Consumer interest in home energy efficiency and sustainability on the up

Elmhurst are pleased to see some new published research by the Building Research Establishment (BRE), called “Home Improvements – who, what and how?” The main headline is good news that consumer interest in home energy efficiency and sustainability is on the up.

The research was to assess what motivated people in regards to ‘home improvements’ and ‘new home purchase decisions’. The research was a nationwide survey of over 2000 households. It included details of the types and sizes of properties being improved, drivers for improvement, where people go for information and what they are looking for in their next home. It provides a valuable insight into people thoughts and aspirations in regards to their homes.

Elmhurst have broken this into the two main areas of study and give some headline analysis:

Home Improvements:

The research found that four of the ‘top ten’ most commonly completed home improvements were directly associated with energy efficiency. The number one home improvement was no surprise, in that it was general decoration (painting, plastering, tiling, etc.) with 89% of respondents claiming to have undertaken this in their property. The four associated to energy saving were; low energy efficient lighting (75%), boiler replacement (50%), loft insulation (40%) and replacing windows or doors (39%).

Renewable energy technologies were also assessed in the research and it indicated that  of those that undertaken any renewable energy work on their property that 46% had installed solar PV, 26% had installed solar hot water system and 20% had air source heat pumps installed.

Interestingly these were also the top three technologies for those planning installations, at 54%, 39% and 38% respectively.

It is also interesting reading that the ‘energy efficient’ planned upgrades did appear in peoples top ten list, but they were planned with lower levels e.g. boiler replacement was only planned by 13% and low energy lighting was only planned by 21%. This is probably because people generally only replace these items when they stop working.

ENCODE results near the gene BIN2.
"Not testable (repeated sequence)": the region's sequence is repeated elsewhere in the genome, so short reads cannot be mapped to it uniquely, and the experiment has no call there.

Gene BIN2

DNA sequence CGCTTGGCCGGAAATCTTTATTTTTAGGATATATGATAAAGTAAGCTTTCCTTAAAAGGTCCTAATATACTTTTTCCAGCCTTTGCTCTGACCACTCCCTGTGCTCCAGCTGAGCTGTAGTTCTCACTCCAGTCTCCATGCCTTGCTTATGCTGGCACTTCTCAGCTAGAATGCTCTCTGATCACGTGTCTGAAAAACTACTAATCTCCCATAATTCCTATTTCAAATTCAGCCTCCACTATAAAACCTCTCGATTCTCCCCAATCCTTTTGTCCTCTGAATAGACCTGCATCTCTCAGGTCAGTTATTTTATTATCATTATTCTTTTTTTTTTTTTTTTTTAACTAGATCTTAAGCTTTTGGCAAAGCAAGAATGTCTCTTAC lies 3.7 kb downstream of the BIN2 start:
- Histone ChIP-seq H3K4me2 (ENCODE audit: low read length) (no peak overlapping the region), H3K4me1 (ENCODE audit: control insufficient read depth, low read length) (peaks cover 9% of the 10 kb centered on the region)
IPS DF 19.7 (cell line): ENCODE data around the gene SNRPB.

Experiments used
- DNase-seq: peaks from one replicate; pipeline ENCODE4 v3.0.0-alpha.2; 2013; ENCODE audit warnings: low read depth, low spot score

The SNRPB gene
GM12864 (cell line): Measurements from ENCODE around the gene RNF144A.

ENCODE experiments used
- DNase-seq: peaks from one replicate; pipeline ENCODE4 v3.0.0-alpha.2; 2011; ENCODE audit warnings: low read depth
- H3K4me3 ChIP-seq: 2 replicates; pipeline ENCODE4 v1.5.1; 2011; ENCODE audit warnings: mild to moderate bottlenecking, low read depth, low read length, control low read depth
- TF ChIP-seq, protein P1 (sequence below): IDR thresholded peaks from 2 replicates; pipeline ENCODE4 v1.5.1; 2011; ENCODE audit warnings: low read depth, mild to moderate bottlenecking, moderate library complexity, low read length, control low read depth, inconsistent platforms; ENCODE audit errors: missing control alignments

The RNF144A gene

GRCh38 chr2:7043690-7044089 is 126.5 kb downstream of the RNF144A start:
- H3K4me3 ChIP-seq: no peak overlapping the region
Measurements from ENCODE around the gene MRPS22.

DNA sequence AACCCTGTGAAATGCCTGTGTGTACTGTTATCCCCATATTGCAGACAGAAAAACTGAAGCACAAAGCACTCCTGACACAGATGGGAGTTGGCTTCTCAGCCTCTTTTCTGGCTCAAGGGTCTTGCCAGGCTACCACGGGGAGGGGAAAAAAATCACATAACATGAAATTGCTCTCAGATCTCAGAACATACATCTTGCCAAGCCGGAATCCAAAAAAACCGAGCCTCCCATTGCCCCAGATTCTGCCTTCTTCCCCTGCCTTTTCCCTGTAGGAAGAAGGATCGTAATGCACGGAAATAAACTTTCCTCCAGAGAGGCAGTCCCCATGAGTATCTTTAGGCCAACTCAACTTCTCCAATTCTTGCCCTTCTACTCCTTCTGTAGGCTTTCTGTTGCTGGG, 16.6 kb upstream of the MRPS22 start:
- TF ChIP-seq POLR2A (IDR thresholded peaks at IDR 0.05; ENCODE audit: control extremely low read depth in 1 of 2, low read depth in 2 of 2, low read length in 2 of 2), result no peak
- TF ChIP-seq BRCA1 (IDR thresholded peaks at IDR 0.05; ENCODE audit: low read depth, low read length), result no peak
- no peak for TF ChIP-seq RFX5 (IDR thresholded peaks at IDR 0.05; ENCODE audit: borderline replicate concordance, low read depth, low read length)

The reasons why people undertake home improvements suggest that ‘energy efficiency’ is a top priority; of the 10 reasons given the top four are; to make my home more comfortable (67%), to make my home look nice (64%), to reduce my energy bills (45%), to make my home more energy efficient (45%). Three of these can be associated to energy efficiency.

New Homes:

The research also found that 73% of people surveyed would consider moving into a newly built home, with a staggering 84% of these putting ‘energy costs’ at the top of their list of priorities. Maintenance costs and ease of maintenance were the next highest, at 78% and 77% respectively, with high levels of natural light (62%), good air quality (42%) and use of sustainable materials in the build (33%) also featuring prominently.


Overall the research is a valuable insight into people behaviour in terms of improvement or changing homes. Energy efficiency is strongly represented in the reasons behind lots of improvements and is very important when choosing their next home. However it appears clear that the EPC and its recommendations are currently a low driver in terms of people undertaking improvements. This is something we have to learn from and in our opinion make the professional energy assessors out there become the ‘independent’ experts that we want them to be – offering a clear and better understanding of the options that are available to people. Effectively joining up the ‘requirements’ from the public, to the information contained in the EPC, so that they are converted into some clear actions.

At Elmhurst we have long campaigned for the use of the EPC and its recommendations being the only the starting position of saving people money, making their home warmer and saving carbon emissions. The reason the document (EPC) is created is to start to make the difference; the next step is in our opinion to offer people professional independent advice that can be relied on, so that motivated consumers act out and make the best changes to their homes.

For the full report see here:




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